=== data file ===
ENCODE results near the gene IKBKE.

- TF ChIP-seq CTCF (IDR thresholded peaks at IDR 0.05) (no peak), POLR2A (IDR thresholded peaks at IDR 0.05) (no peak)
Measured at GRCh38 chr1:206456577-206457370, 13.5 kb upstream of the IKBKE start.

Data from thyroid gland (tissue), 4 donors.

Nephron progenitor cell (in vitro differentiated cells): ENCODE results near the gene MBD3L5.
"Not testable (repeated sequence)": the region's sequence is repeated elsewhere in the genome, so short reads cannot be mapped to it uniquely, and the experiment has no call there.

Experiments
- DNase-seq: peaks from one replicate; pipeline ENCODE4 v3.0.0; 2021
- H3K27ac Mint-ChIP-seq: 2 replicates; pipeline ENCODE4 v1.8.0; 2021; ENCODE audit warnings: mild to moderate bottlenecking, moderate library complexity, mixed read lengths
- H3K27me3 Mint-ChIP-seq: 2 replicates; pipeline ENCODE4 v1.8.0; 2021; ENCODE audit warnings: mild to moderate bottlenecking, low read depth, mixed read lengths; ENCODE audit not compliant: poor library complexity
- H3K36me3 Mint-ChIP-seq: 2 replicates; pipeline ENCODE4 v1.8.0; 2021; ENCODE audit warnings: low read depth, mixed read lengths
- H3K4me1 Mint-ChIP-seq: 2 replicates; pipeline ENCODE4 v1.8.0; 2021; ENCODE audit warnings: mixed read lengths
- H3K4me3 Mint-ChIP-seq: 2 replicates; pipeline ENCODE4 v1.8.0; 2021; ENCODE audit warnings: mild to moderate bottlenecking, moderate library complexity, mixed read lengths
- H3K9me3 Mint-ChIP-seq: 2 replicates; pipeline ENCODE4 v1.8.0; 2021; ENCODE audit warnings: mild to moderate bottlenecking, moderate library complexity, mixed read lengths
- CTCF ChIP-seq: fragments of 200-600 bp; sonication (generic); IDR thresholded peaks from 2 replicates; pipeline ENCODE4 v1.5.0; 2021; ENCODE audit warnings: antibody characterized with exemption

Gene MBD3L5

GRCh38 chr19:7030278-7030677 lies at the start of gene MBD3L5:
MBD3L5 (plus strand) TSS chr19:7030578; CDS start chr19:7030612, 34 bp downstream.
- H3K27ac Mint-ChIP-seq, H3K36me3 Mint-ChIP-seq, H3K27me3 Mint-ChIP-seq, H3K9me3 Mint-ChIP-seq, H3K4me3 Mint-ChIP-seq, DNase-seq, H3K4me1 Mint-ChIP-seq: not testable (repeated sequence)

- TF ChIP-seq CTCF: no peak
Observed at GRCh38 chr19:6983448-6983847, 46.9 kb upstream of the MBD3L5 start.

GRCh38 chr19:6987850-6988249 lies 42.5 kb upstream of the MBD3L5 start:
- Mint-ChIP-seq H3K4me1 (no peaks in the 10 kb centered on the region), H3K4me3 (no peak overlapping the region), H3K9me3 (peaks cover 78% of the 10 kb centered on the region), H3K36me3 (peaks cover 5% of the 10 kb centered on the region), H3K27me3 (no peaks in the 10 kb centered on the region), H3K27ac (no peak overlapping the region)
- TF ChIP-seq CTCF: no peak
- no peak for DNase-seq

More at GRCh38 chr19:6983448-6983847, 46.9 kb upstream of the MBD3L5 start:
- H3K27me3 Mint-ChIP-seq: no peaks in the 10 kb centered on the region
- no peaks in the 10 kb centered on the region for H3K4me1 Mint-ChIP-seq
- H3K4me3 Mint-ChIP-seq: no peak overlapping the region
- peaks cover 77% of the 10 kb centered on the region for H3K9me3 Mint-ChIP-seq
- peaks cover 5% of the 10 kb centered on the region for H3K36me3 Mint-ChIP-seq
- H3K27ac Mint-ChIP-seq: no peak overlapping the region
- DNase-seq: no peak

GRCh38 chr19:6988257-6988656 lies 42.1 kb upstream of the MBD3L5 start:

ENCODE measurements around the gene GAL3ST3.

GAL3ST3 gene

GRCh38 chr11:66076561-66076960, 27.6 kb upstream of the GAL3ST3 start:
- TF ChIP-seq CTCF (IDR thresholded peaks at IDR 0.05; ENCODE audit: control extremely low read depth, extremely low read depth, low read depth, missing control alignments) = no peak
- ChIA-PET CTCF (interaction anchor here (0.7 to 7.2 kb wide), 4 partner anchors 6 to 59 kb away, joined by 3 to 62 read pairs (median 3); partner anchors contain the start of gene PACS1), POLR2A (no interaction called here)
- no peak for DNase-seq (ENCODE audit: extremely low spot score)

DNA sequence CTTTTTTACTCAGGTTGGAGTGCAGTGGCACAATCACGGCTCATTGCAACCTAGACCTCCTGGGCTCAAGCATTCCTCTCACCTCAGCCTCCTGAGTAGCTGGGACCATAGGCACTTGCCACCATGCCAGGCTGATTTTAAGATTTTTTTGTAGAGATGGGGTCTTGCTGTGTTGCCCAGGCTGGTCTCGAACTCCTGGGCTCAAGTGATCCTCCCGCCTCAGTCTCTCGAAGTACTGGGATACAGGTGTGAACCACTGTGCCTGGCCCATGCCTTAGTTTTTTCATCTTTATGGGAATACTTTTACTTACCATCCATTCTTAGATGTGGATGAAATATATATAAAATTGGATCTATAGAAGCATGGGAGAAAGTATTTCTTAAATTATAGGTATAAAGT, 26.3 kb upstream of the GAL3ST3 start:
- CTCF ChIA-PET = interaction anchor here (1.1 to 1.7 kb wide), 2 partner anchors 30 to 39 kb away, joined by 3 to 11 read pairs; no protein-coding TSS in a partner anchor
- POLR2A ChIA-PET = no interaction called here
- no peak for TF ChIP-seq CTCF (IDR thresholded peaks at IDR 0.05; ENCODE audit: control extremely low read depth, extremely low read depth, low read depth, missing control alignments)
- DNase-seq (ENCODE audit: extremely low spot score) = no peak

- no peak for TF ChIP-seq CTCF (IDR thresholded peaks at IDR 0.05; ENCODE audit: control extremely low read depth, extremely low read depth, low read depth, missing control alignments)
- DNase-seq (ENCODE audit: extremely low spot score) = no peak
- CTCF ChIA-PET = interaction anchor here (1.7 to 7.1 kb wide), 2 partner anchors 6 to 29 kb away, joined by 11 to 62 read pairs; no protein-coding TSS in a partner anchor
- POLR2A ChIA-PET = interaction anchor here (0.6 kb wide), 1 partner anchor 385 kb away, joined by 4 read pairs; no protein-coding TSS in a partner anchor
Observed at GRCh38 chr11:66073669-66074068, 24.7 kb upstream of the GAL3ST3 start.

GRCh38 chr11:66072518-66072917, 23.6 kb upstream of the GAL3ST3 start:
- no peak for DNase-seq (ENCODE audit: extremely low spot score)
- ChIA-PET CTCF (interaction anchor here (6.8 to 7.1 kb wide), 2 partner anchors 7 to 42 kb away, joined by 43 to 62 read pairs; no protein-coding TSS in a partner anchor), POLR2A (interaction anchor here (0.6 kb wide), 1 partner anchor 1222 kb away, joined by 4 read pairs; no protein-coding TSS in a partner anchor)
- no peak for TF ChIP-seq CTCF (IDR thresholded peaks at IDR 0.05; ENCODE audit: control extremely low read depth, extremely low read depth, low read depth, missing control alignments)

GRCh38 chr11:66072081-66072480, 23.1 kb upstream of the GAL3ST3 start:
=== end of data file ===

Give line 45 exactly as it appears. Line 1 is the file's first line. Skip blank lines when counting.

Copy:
- DNase-seq (ENCODE audit: extremely low spot score) = no peak